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How Long Can I Continue Renting Before I Have To Sell Or Fund Expensive Changes

EPC

The energy performance certificate (EPC ) has been with us now since 1st August 2007 in England and Wales. Like all new regulations required by central government, in the beginning this was a good idea. Allowing tenants to compare running costs of similar properties and estimate the running costs of properties going forward.

Unfortunately, like most adopted by the government, the standards increase over time and are ratcheted up until they become more of a burden than a benefit to Landlords.

What Is It? 

In the earlier days, the EPC was a document of several pages that you would show to a potential tenant at a viewing. Typically, probably 8 out of 10 potential tenants would be more concerned about the colour of the walls or was the kitchen/ bathroom modern enough to take the property than the in the EPC rating and what it told them about whether they would be able to afford the heating bills.

As you are probably aware the certificate is valid for 10 years and certain rented properties are exempt like holiday let's, listed properties and HMO if you are renting rooms separately. However, most landlords will have a certificate in order to advertise there property on the portals or with a letting agent or to prevent an obstacle at an eviction hearing at the county court. 

What Is The Problem Now?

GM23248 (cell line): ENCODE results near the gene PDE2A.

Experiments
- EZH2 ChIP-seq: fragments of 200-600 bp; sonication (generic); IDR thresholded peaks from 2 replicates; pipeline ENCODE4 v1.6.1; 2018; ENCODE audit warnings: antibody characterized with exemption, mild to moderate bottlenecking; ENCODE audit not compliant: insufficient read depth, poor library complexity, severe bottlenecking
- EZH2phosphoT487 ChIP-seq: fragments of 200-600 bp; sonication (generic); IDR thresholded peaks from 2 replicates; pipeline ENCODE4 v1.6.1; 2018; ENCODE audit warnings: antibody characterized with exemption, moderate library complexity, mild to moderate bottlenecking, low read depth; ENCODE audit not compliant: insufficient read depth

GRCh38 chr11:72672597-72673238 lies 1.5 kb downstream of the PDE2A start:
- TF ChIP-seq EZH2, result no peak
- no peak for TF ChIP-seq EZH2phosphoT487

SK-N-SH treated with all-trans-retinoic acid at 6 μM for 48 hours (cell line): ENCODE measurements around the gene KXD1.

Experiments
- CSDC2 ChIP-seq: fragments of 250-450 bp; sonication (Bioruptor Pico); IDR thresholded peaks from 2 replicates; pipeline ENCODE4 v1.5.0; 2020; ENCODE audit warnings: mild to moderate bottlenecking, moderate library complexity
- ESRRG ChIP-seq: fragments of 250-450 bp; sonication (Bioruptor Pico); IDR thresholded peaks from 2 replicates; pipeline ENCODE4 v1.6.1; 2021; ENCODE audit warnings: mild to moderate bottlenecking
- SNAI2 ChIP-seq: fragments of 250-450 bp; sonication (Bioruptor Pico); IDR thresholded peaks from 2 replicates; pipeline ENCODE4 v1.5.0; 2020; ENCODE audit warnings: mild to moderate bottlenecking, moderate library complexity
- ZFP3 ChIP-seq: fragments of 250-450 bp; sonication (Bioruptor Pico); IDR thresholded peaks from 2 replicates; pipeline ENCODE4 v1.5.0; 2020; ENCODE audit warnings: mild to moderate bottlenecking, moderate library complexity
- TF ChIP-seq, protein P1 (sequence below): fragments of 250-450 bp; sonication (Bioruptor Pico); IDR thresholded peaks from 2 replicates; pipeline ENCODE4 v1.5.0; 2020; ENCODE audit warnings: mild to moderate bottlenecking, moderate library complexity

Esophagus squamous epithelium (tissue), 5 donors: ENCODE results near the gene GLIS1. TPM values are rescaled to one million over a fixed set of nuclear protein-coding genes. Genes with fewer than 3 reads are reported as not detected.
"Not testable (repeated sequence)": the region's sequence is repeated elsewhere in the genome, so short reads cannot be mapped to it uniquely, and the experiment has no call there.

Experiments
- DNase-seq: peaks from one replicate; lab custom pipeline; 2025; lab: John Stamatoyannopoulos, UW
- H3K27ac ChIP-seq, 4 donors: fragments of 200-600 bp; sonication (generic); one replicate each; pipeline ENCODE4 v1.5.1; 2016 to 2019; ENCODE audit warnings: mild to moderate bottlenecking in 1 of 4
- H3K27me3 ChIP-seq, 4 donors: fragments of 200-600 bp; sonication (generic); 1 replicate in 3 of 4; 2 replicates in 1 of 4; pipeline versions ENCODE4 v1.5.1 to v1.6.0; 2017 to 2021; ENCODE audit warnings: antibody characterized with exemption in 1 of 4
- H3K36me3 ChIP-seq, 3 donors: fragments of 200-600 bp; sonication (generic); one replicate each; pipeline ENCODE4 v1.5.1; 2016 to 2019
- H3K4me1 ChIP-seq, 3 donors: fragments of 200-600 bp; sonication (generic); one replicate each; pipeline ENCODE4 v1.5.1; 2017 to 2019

Since April 2018 all rental properties should have a minimum of an E rating and all F and G are deemed not rentable. To be fair this is quite easy to achieve with most properties. The current consultation is looking at band C from 2025, but it is more likely that industry resistance will result in a band D or above from April 2025. Again, this is something to work towards but achievable with a few tweaks. If that is the final schedule, then we are probably looking at having to achieve a C rating by April 2030.

The C rating is more worrying as this will require Floor insulation or solar systems to achieve if you have already achieved the D with windows, loft and boiler up grades. So would this be the point to sell or make further investment to lots of landlords. More to the point - if big investment is going to be required in 2030, does that mean that property values for properties that need these works will fall in 2027 or 2028 to reflect the costs of work needed?

If the penny has just dropped, the good news is that you have time to react. For most, the necessary changes can be achieved as part of normal upgrades and refurbishments but do you know what specifically you will need to do with each of your properties?

Obviously, read   this can be achievable with least pain and with a bit of help from this months speaker Andrea Bailey who is one of associations recommended EPC assessors.

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